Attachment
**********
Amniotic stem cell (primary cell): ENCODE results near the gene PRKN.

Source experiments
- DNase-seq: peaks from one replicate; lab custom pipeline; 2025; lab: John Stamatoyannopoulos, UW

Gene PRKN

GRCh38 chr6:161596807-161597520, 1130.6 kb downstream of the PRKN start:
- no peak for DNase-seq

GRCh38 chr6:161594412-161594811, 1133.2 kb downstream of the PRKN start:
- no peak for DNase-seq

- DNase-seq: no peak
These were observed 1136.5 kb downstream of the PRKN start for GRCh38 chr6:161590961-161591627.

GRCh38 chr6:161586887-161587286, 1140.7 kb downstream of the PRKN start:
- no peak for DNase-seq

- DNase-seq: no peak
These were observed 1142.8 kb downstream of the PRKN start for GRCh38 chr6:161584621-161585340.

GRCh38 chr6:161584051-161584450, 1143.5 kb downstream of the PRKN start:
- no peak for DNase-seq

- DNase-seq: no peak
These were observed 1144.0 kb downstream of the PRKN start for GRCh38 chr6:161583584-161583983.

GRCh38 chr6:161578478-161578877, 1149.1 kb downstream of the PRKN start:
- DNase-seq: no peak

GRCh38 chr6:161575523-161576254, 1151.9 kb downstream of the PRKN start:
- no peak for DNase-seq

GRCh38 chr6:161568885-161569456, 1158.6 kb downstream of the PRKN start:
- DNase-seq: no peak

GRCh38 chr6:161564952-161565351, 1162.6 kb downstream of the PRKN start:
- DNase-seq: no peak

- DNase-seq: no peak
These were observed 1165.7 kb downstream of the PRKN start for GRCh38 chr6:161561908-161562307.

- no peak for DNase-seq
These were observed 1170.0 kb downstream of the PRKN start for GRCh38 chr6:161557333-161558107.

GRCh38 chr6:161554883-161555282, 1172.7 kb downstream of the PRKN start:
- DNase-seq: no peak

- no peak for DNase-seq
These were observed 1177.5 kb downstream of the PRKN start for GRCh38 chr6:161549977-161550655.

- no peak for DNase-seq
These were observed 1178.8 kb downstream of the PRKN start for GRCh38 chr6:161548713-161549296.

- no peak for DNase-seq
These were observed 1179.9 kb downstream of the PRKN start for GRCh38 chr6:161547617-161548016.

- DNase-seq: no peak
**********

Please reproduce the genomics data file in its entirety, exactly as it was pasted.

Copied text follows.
Amniotic stem cell (primary cell): ENCODE results near the gene PRKN.

Source experiments
- DNase-seq: peaks from one replicate; lab custom pipeline; 2025; lab: John Stamatoyannopoulos, UW

Gene PRKN

GRCh38 chr6:161596807-161597520, 1130.6 kb downstream of the PRKN start:
- no peak for DNase-seq

GRCh38 chr6:161594412-161594811, 1133.2 kb downstream of the PRKN start:
- no peak for DNase-seq

- DNase-seq: no peak
These were observed 1136.5 kb downstream of the PRKN start for GRCh38 chr6:161590961-161591627.

GRCh38 chr6:161586887-161587286, 1140.7 kb downstream of the PRKN start:
- no peak for DNase-seq

- DNase-seq: no peak
These were observed 1142.8 kb downstream of the PRKN start for GRCh38 chr6:161584621-161585340.

GRCh38 chr6:161584051-161584450, 1143.5 kb downstream of the PRKN start:
- no peak for DNase-seq

- DNase-seq: no peak
These were observed 1144.0 kb downstream of the PRKN start for GRCh38 chr6:161583584-161583983.

GRCh38 chr6:161578478-161578877, 1149.1 kb downstream of the PRKN start:
- DNase-seq: no peak

GRCh38 chr6:161575523-161576254, 1151.9 kb downstream of the PRKN start:
- no peak for DNase-seq

GRCh38 chr6:161568885-161569456, 1158.6 kb downstream of the PRKN start:
- DNase-seq: no peak

GRCh38 chr6:161564952-161565351, 1162.6 kb downstream of the PRKN start:
- DNase-seq: no peak

- DNase-seq: no peak
These were observed 1165.7 kb downstream of the PRKN start for GRCh38 chr6:161561908-161562307.

- no peak for DNase-seq
These were observed 1170.0 kb downstream of the PRKN start for GRCh38 chr6:161557333-161558107.

GRCh38 chr6:161554883-161555282, 1172.7 kb downstream of the PRKN start:
- DNase-seq: no peak

- no peak for DNase-seq
These were observed 1177.5 kb downstream of the PRKN start for GRCh38 chr6:161549977-161550655.

- no peak for DNase-seq
These were observed 1178.8 kb downstream of the PRKN start for GRCh38 chr6:161548713-161549296.

- no peak for DNase-seq
These were observed 1179.9 kb downstream of the PRKN start for GRCh38 chr6:161547617-161548016.

- DNase-seq: no peak